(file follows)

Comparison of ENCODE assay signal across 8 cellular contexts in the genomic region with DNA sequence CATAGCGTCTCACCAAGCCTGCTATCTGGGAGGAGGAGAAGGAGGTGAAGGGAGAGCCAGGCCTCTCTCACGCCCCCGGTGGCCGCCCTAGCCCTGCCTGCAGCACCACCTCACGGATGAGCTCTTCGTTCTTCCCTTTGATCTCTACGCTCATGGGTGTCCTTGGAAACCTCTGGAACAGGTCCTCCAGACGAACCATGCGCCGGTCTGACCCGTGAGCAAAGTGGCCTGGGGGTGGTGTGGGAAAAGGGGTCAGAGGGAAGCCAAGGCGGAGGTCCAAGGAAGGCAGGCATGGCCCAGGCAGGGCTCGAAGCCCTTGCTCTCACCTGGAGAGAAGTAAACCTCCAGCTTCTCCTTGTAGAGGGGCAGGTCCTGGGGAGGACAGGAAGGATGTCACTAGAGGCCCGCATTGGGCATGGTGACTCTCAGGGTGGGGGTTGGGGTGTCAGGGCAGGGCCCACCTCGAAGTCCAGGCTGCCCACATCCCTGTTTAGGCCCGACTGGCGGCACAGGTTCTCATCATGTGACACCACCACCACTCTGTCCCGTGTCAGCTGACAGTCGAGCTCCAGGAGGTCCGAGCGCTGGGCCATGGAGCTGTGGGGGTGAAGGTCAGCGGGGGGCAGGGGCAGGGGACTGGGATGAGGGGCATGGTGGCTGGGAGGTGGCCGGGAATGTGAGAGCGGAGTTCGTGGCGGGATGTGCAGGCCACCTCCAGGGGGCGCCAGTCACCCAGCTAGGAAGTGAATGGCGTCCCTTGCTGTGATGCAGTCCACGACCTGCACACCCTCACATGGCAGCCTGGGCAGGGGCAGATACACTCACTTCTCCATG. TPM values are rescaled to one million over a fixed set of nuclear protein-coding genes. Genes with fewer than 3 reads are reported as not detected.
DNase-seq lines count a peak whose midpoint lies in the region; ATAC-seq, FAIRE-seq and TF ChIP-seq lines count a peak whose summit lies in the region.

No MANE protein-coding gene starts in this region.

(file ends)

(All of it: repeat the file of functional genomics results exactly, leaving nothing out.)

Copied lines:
Comparison of ENCODE assay signal across 8 cellular contexts in the genomic region with DNA sequence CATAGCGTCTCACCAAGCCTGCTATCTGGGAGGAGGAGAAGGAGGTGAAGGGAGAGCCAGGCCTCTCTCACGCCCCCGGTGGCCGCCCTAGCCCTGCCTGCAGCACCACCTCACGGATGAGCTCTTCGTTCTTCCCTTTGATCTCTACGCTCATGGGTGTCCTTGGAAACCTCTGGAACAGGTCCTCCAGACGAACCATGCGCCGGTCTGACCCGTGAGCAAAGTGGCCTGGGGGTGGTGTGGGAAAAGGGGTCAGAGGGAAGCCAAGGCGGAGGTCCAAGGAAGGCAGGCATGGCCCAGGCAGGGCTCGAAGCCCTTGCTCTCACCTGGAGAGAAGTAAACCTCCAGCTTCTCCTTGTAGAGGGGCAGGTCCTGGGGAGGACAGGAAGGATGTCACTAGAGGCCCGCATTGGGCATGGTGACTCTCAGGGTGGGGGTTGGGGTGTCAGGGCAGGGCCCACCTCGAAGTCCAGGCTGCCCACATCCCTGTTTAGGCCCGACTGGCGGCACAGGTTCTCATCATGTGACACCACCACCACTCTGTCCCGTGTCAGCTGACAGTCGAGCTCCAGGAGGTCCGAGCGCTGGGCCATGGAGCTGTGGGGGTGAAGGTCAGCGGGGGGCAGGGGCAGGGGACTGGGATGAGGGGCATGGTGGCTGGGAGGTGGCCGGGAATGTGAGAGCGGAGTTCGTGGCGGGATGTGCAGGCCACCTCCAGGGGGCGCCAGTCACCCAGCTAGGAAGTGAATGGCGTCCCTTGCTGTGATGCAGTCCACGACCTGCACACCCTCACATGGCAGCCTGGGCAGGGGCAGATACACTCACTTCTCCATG. TPM values are rescaled to one million over a fixed set of nuclear protein-coding genes. Genes with fewer than 3 reads are reported as not detected.
DNase-seq lines count a peak whose midpoint lies in the region; ATAC-seq, FAIRE-seq and TF ChIP-seq lines count a peak whose summit lies in the region.

No MANE protein-coding gene starts in this region.